by Fran Jurga | 23 March 2009 | The Jurga Report at Equisearch.com
Will Canadian jockey Chantal Sutherland find love and career success at Santa Anita? Animal Planet will continue to follow her romantic and equine exploits in an extension of the reality series JOCKEYS. Still unknown: why do so many jockey silks include those little bow ties? (Animal Planet photo)
Do you miss the thrills and spills (there certainly were a lot of those) of the Animal Planet reality series JOCKEYS? The inaugural run of the series ended March 13 but Animal Planet announced today that the filming will resume and that the episodes will be expanded to an hour each for the sophomore season.
Adding to the intrigue will be the addition to two very well known jockeys, Garrett Gomez and Corey Nakatani, who join California regulars Aaron Gryder, Mike Smith, Alex Solis, Kayla Stra, Chantal Sutherland and Joe Talamo. Original cast member John Court will not return, as he is relocating to Kentucky.
The freshman season brought Animal Planet viewers into the lives of jockeys who raced at the renowned Santa Anita Race Track during 2009's 30-day Oak Tree meet, the first racing done on the track's new Pro-Ride artificial surface.
The successful first season brought in more than 9.2 million unique viewers, so Animal Planet plans a quick followup second season order with seven hour-long episodes set to premiere late this summer.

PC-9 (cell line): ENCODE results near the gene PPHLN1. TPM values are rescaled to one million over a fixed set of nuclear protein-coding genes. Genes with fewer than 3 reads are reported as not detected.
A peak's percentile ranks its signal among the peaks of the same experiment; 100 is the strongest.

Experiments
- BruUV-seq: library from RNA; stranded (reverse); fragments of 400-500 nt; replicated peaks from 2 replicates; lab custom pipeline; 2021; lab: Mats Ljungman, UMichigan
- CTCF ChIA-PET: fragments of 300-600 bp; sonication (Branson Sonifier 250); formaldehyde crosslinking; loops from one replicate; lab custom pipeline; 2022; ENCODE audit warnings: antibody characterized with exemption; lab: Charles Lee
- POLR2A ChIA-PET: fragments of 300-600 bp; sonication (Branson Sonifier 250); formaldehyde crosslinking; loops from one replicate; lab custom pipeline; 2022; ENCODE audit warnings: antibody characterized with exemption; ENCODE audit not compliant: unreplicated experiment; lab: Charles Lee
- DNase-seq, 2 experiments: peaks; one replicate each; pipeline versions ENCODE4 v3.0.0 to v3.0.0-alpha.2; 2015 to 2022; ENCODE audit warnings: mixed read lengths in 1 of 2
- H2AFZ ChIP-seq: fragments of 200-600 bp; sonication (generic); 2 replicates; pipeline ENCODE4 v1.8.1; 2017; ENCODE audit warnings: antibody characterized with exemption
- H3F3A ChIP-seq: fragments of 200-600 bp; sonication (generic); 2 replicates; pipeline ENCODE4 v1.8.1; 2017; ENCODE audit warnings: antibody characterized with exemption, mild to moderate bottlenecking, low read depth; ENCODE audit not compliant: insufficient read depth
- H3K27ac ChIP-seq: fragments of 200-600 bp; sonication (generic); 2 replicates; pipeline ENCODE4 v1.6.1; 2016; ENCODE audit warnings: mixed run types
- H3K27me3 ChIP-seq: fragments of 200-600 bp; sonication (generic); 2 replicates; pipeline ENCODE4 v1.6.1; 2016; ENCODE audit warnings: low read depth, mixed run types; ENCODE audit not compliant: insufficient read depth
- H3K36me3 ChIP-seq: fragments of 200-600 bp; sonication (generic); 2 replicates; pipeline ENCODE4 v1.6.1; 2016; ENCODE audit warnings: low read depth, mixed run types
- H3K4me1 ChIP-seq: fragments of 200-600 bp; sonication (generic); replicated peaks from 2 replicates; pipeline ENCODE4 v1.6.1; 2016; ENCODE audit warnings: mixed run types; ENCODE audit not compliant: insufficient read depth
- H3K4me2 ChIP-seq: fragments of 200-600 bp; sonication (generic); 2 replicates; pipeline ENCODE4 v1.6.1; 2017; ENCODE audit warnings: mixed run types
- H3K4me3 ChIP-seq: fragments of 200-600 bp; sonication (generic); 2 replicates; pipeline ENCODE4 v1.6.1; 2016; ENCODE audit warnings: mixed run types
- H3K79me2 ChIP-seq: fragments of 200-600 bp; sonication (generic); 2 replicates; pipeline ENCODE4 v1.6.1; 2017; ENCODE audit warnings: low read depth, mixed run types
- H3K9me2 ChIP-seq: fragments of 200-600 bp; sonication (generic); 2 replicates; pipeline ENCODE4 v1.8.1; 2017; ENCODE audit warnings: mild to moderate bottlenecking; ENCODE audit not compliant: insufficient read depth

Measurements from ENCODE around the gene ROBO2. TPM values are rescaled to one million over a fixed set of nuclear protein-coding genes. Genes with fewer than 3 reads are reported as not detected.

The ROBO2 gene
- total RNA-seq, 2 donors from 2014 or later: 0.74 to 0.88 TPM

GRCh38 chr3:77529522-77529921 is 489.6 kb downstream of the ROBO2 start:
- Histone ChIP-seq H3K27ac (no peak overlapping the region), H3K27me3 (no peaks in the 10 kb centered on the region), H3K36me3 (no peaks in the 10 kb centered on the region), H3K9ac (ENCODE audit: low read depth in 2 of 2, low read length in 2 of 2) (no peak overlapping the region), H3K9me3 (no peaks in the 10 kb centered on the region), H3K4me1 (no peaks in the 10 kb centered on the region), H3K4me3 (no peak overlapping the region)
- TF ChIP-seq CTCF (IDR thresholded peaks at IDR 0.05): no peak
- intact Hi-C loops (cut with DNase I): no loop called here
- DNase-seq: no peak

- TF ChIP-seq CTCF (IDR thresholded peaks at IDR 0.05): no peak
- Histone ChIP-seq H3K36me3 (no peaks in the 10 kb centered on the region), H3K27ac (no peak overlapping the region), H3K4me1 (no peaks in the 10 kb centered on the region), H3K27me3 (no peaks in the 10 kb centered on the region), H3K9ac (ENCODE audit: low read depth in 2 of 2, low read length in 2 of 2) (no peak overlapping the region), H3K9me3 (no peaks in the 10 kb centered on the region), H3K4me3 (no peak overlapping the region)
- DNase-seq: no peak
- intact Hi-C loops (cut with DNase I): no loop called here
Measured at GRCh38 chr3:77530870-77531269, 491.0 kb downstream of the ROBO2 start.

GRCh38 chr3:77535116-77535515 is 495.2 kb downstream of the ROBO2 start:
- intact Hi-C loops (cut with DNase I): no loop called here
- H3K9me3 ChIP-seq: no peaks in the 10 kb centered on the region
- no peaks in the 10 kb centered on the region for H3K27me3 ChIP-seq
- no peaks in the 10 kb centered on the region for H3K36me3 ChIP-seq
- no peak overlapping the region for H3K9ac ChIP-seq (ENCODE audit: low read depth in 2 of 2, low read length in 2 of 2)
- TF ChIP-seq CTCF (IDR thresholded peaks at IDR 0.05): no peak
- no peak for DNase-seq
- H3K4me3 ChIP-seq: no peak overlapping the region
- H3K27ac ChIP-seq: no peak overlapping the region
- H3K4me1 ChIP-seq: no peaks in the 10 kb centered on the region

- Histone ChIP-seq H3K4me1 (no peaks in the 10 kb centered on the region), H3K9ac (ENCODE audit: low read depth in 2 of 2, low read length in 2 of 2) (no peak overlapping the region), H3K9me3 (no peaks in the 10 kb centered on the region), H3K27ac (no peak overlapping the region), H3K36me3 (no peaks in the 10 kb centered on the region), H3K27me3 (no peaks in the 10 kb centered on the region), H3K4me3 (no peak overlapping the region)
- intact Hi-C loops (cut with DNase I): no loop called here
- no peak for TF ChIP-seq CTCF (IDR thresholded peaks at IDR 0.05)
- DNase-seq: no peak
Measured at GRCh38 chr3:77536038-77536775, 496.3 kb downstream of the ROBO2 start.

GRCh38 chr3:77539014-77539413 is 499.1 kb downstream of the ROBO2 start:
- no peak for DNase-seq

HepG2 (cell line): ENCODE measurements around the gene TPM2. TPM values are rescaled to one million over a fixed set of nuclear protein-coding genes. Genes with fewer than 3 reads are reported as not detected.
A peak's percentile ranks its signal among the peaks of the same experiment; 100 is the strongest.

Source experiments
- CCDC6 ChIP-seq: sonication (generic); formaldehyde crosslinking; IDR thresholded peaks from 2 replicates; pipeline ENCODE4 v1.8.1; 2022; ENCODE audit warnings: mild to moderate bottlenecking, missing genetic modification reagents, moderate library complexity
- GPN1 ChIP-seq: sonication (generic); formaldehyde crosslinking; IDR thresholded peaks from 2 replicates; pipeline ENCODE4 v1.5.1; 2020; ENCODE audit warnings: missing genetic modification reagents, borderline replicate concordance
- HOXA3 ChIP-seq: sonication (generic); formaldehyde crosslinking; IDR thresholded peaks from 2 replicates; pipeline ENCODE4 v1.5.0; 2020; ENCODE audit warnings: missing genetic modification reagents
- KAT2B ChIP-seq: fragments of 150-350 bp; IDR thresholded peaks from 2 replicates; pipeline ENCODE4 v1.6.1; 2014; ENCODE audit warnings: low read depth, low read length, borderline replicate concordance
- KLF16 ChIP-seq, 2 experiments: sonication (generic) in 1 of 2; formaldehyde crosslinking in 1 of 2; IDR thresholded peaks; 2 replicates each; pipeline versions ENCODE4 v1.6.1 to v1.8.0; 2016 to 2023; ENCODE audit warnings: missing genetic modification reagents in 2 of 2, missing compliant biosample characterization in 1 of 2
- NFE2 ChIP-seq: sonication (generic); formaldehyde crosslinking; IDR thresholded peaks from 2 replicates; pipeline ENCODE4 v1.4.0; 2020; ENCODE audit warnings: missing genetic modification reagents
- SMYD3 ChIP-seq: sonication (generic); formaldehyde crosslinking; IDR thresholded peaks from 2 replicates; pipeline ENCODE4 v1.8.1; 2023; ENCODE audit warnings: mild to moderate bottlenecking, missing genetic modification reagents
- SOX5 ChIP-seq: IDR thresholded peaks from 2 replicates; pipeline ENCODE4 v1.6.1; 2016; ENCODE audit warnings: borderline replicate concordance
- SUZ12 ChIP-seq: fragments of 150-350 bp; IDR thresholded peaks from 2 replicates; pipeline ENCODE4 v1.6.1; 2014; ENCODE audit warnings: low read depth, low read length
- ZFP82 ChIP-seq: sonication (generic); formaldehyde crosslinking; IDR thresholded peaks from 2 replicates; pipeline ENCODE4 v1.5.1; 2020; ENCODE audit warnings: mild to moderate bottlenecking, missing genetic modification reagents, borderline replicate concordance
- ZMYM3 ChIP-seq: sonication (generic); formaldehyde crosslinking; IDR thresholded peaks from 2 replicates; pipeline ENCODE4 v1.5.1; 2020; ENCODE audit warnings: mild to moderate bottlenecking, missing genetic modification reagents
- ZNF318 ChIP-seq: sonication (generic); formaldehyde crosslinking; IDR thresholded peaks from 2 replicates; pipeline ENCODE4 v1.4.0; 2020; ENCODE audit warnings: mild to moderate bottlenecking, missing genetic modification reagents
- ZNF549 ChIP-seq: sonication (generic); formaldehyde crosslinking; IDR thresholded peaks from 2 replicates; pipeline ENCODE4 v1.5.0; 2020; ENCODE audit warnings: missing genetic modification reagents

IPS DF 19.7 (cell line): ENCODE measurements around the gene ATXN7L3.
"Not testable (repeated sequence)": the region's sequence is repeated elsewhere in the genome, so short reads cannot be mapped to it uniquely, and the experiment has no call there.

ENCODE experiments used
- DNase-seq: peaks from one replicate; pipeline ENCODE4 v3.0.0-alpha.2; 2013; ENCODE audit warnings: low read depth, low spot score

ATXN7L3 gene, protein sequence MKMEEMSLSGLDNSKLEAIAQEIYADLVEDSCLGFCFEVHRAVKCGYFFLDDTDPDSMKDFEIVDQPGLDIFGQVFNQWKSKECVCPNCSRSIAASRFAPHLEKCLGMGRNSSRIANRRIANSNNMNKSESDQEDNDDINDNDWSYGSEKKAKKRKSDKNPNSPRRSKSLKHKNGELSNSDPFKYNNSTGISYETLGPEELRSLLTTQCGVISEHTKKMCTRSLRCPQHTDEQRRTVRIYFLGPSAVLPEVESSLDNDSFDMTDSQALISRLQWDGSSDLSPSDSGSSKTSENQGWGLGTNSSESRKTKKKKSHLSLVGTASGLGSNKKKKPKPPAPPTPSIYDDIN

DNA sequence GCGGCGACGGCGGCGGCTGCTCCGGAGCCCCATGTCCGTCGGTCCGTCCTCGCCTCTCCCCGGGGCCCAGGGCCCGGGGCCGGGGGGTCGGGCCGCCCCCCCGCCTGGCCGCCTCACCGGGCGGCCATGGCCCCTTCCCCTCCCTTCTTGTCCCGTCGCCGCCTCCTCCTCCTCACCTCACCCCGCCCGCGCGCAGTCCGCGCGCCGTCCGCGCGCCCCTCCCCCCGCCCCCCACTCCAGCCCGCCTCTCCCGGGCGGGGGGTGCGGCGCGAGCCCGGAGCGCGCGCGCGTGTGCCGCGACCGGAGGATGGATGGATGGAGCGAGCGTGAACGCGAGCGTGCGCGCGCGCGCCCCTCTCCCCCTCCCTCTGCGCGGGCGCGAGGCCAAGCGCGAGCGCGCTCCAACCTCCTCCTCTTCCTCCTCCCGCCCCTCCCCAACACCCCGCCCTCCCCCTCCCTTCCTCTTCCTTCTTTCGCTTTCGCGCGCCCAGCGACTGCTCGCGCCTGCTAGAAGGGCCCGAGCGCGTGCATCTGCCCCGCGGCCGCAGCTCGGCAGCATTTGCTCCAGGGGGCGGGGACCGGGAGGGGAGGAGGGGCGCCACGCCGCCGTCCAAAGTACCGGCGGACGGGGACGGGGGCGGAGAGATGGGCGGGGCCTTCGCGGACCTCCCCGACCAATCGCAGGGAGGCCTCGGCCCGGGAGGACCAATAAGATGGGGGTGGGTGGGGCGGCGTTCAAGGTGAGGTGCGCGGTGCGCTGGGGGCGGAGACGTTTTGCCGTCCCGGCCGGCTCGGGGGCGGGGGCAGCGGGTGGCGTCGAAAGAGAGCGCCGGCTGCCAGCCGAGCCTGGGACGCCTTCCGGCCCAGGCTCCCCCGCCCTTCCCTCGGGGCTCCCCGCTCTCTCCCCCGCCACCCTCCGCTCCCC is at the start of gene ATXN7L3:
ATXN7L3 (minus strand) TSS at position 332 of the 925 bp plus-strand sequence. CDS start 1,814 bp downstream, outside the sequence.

This season, viewers also can expect to see more of professional handicapper Jimmy the Hat and West Coast Regional Manager of the Jockeys' Guild, Darrell Haire.
Let's hope they remember that the horses are the reason that many of us watched the series...and that the network is, after all, called "Animal" Planet. JOCKEYS gets ten bonus points and a gold star in my book for the links on its web site to CANTER and the Thoroughbred Retirement Foundation.
More mention of what becomes of the horses after the jockeys hop off for the last time would be a great addition to the series. At a track like Santa Anita, there's nowhere to go but down; horses that don't succeed there are dropped down in class to cheaper races at cheaper tracks. If one of the jockeys spoke out about Thoroughbred retirement and/or welfare issues in racing, this series would really win my heart.?
Likewise, the producers could find the horses that the jocks rode in the first series and ask "Where are they now?" I'd like to know, wouldn't you? Or is asking a reality show to have a conscience too much to ask?